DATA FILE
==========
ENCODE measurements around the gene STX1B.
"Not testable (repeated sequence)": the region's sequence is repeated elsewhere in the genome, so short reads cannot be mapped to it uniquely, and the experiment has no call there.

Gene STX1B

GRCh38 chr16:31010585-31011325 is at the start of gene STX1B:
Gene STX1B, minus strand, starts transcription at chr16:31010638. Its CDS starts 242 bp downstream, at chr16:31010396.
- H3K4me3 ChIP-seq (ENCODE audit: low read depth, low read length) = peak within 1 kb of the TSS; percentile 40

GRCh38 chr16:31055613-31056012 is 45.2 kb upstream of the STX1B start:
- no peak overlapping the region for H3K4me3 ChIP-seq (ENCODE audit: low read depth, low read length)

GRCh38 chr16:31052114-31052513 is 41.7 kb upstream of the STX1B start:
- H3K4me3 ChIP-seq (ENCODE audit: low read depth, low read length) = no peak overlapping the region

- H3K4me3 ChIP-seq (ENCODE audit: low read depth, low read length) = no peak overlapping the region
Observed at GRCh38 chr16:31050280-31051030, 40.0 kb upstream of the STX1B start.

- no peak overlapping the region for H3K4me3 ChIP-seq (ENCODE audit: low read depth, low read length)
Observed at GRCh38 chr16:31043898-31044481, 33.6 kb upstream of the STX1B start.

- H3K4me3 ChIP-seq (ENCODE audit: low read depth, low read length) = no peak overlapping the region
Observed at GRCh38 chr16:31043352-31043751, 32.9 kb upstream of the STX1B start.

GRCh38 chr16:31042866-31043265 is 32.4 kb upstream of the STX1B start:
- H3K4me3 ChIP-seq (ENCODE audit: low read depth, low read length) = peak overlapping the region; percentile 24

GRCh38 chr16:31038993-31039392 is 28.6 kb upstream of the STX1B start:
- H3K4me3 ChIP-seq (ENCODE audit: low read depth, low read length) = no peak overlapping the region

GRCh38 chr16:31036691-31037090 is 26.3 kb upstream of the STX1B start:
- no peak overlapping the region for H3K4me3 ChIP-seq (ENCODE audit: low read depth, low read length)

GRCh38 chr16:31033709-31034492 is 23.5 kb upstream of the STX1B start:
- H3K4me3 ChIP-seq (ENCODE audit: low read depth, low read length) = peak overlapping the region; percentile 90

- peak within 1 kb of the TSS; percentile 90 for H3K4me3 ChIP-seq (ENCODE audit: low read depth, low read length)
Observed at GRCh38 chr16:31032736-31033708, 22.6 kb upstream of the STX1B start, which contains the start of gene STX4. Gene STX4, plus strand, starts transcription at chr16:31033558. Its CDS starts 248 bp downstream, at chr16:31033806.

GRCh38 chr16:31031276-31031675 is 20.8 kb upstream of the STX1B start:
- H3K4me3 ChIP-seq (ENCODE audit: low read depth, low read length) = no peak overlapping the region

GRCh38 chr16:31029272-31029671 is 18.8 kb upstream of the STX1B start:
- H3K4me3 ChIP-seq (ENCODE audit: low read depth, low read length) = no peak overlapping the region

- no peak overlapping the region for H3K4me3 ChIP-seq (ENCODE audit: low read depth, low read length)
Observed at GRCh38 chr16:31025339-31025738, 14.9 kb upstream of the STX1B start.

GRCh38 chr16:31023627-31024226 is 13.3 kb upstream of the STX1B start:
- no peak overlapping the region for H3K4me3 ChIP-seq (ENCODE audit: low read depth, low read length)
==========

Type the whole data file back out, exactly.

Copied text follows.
ENCODE measurements around the gene STX1B.
"Not testable (repeated sequence)": the region's sequence is repeated elsewhere in the genome, so short reads cannot be mapped to it uniquely, and the experiment has no call there.

Gene STX1B

GRCh38 chr16:31010585-31011325 is at the start of gene STX1B:
Gene STX1B, minus strand, starts transcription at chr16:31010638. Its CDS starts 242 bp downstream, at chr16:31010396.
- H3K4me3 ChIP-seq (ENCODE audit: low read depth, low read length) = peak within 1 kb of the TSS; percentile 40

GRCh38 chr16:31055613-31056012 is 45.2 kb upstream of the STX1B start:
- no peak overlapping the region for H3K4me3 ChIP-seq (ENCODE audit: low read depth, low read length)

GRCh38 chr16:31052114-31052513 is 41.7 kb upstream of the STX1B start:
- H3K4me3 ChIP-seq (ENCODE audit: low read depth, low read length) = no peak overlapping the region

- H3K4me3 ChIP-seq (ENCODE audit: low read depth, low read length) = no peak overlapping the region
Observed at GRCh38 chr16:31050280-31051030, 40.0 kb upstream of the STX1B start.

- no peak overlapping the region for H3K4me3 ChIP-seq (ENCODE audit: low read depth, low read length)
Observed at GRCh38 chr16:31043898-31044481, 33.6 kb upstream of the STX1B start.

- H3K4me3 ChIP-seq (ENCODE audit: low read depth, low read length) = no peak overlapping the region
Observed at GRCh38 chr16:31043352-31043751, 32.9 kb upstream of the STX1B start.

GRCh38 chr16:31042866-31043265 is 32.4 kb upstream of the STX1B start:
- H3K4me3 ChIP-seq (ENCODE audit: low read depth, low read length) = peak overlapping the region; percentile 24

GRCh38 chr16:31038993-31039392 is 28.6 kb upstream of the STX1B start:
- H3K4me3 ChIP-seq (ENCODE audit: low read depth, low read length) = no peak overlapping the region

GRCh38 chr16:31036691-31037090 is 26.3 kb upstream of the STX1B start:
- no peak overlapping the region for H3K4me3 ChIP-seq (ENCODE audit: low read depth, low read length)

GRCh38 chr16:31033709-31034492 is 23.5 kb upstream of the STX1B start:
- H3K4me3 ChIP-seq (ENCODE audit: low read depth, low read length) = peak overlapping the region; percentile 90

- peak within 1 kb of the TSS; percentile 90 for H3K4me3 ChIP-seq (ENCODE audit: low read depth, low read length)
Observed at GRCh38 chr16:31032736-31033708, 22.6 kb upstream of the STX1B start, which contains the start of gene STX4. Gene STX4, plus strand, starts transcription at chr16:31033558. Its CDS starts 248 bp downstream, at chr16:31033806.

GRCh38 chr16:31031276-31031675 is 20.8 kb upstream of the STX1B start:
- H3K4me3 ChIP-seq (ENCODE audit: low read depth, low read length) = no peak overlapping the region

GRCh38 chr16:31029272-31029671 is 18.8 kb upstream of the STX1B start:
- H3K4me3 ChIP-seq (ENCODE audit: low read depth, low read length) = no peak overlapping the region

- no peak overlapping the region for H3K4me3 ChIP-seq (ENCODE audit: low read depth, low read length)
Observed at GRCh38 chr16:31025339-31025738, 14.9 kb upstream of the STX1B start.

GRCh38 chr16:31023627-31024226 is 13.3 kb upstream of the STX1B start:
- no peak overlapping the region for H3K4me3 ChIP-seq (ENCODE audit: low read depth, low read length)